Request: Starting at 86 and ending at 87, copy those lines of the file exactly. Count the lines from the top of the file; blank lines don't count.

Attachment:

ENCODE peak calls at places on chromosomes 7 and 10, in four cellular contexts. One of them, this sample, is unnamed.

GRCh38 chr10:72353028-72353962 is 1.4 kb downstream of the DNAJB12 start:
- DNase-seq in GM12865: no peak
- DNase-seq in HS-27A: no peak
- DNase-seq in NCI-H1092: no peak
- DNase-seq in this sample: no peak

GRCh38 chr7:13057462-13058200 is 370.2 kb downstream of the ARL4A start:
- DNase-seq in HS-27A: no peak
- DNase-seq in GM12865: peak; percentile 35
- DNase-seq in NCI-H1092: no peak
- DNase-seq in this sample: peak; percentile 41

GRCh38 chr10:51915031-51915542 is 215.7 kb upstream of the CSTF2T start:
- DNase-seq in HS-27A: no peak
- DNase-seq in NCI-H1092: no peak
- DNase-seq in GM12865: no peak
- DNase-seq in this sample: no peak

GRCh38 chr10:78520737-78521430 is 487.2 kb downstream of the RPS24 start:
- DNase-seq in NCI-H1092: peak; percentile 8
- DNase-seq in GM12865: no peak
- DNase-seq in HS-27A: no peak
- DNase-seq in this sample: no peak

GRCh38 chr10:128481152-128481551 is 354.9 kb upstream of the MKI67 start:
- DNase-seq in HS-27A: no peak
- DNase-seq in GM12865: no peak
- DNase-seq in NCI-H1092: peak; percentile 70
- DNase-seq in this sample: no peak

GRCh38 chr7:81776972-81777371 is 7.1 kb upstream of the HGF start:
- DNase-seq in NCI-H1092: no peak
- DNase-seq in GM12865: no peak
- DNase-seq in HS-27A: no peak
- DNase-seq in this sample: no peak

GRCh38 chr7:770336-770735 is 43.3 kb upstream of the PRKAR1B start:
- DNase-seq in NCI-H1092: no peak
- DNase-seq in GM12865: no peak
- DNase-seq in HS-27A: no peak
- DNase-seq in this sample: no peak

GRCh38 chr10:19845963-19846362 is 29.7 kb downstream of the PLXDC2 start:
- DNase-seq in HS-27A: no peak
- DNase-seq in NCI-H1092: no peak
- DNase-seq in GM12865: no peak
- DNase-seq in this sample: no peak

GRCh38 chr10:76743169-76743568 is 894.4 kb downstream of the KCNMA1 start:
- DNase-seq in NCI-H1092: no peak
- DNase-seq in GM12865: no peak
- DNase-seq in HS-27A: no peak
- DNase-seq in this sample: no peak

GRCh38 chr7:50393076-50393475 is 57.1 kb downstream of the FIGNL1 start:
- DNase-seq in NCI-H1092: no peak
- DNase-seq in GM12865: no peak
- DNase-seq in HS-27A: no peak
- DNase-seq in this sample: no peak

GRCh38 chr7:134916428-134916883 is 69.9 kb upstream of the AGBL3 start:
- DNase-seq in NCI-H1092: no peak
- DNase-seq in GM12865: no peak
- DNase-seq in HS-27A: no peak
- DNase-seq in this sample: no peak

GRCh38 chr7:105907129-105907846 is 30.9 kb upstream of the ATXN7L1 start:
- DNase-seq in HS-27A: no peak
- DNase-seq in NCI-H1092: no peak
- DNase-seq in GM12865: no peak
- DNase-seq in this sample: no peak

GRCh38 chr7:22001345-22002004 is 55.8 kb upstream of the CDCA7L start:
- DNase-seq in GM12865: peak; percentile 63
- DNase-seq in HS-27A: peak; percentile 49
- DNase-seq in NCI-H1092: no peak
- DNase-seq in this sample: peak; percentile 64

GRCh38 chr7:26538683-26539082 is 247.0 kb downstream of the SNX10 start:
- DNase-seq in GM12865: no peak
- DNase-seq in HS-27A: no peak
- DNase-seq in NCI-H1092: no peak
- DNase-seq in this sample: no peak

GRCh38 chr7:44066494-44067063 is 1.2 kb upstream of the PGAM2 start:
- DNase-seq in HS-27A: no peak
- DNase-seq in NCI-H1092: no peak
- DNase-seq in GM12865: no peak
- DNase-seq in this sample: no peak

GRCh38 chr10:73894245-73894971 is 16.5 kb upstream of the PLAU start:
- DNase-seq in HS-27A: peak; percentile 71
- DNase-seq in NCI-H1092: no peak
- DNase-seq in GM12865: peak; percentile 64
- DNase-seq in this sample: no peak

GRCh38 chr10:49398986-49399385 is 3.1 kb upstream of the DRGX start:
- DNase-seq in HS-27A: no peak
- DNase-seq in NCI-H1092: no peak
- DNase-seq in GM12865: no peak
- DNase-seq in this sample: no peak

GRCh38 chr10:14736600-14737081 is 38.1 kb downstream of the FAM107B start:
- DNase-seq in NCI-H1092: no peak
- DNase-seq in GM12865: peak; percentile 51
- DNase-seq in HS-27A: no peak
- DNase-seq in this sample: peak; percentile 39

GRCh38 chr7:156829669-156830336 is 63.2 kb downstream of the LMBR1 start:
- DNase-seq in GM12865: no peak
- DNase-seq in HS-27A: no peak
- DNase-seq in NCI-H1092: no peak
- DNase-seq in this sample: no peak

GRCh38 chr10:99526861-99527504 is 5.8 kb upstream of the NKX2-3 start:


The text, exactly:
- DNase-seq in this sample: no peak

GRCh38 chr10:14736600-14737081 is 38.1 kb downstream of the FAM107B start: